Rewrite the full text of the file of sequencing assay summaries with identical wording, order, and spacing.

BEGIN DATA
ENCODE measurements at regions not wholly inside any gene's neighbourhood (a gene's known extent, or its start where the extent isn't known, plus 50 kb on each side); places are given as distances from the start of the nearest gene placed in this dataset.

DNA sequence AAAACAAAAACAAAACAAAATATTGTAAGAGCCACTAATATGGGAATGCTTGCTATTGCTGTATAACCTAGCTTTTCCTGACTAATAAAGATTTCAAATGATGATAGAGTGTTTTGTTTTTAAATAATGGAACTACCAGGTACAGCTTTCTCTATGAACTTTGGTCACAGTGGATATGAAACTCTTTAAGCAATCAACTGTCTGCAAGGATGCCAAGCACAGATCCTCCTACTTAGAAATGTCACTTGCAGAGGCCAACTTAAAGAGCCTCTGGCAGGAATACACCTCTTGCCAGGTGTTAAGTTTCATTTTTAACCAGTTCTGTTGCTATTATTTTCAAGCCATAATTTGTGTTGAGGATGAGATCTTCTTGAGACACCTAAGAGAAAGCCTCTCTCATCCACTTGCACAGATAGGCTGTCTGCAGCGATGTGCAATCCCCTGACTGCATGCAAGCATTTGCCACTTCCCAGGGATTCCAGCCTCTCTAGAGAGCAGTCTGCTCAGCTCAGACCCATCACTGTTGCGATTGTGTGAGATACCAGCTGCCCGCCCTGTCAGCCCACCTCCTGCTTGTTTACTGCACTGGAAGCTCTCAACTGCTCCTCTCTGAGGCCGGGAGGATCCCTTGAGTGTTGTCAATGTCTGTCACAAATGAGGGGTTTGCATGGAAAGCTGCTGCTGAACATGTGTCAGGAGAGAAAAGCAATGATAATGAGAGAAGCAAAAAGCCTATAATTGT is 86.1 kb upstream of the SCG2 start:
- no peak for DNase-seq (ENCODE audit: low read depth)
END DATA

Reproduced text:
ENCODE measurements at regions not wholly inside any gene's neighbourhood (a gene's known extent, or its start where the extent isn't known, plus 50 kb on each side); places are given as distances from the start of the nearest gene placed in this dataset.

DNA sequence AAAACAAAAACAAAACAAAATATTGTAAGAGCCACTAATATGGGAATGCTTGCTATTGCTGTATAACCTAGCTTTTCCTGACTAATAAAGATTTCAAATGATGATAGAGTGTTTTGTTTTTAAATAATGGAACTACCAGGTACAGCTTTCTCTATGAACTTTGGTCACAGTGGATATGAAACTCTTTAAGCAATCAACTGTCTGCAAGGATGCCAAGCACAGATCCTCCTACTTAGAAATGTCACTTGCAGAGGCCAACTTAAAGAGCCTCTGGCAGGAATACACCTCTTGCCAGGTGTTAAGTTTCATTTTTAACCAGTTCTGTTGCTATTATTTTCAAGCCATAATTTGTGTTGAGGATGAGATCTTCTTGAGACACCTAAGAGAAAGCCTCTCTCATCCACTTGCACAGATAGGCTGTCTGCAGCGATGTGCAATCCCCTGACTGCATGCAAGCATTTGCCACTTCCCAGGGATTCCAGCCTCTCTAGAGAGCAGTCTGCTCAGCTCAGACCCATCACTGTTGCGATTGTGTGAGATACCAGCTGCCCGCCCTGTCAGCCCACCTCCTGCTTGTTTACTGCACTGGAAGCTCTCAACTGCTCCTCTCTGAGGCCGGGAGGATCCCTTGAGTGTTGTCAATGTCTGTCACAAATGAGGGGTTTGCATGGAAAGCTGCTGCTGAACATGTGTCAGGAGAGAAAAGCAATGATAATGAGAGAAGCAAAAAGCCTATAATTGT is 86.1 kb upstream of the SCG2 start:
- no peak for DNase-seq (ENCODE audit: low read depth)